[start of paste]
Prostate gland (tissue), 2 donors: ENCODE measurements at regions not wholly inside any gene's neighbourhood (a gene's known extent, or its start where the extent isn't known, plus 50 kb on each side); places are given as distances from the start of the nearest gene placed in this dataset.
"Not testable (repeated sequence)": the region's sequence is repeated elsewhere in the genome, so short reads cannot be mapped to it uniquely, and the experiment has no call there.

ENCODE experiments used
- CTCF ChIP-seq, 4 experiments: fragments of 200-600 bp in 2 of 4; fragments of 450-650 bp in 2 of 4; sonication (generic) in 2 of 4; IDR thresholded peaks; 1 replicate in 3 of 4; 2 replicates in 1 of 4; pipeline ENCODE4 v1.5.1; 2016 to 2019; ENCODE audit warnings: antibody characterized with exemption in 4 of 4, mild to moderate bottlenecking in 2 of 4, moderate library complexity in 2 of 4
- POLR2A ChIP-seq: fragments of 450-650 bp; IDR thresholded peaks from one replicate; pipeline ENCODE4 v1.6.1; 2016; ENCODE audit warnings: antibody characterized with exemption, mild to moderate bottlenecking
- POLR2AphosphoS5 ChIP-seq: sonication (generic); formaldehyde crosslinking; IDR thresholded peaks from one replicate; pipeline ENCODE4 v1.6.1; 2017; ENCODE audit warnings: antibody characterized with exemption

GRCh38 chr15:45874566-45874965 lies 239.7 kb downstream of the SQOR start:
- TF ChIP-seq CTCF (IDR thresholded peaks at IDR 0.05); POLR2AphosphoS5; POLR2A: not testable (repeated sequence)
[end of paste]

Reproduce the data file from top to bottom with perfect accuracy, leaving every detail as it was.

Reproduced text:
Prostate gland (tissue), 2 donors: ENCODE measurements at regions not wholly inside any gene's neighbourhood (a gene's known extent, or its start where the extent isn't known, plus 50 kb on each side); places are given as distances from the start of the nearest gene placed in this dataset.
"Not testable (repeated sequence)": the region's sequence is repeated elsewhere in the genome, so short reads cannot be mapped to it uniquely, and the experiment has no call there.

ENCODE experiments used
- CTCF ChIP-seq, 4 experiments: fragments of 200-600 bp in 2 of 4; fragments of 450-650 bp in 2 of 4; sonication (generic) in 2 of 4; IDR thresholded peaks; 1 replicate in 3 of 4; 2 replicates in 1 of 4; pipeline ENCODE4 v1.5.1; 2016 to 2019; ENCODE audit warnings: antibody characterized with exemption in 4 of 4, mild to moderate bottlenecking in 2 of 4, moderate library complexity in 2 of 4
- POLR2A ChIP-seq: fragments of 450-650 bp; IDR thresholded peaks from one replicate; pipeline ENCODE4 v1.6.1; 2016; ENCODE audit warnings: antibody characterized with exemption, mild to moderate bottlenecking
- POLR2AphosphoS5 ChIP-seq: sonication (generic); formaldehyde crosslinking; IDR thresholded peaks from one replicate; pipeline ENCODE4 v1.6.1; 2017; ENCODE audit warnings: antibody characterized with exemption

GRCh38 chr15:45874566-45874965 lies 239.7 kb downstream of the SQOR start:
- TF ChIP-seq CTCF (IDR thresholded peaks at IDR 0.05); POLR2AphosphoS5; POLR2A: not testable (repeated sequence)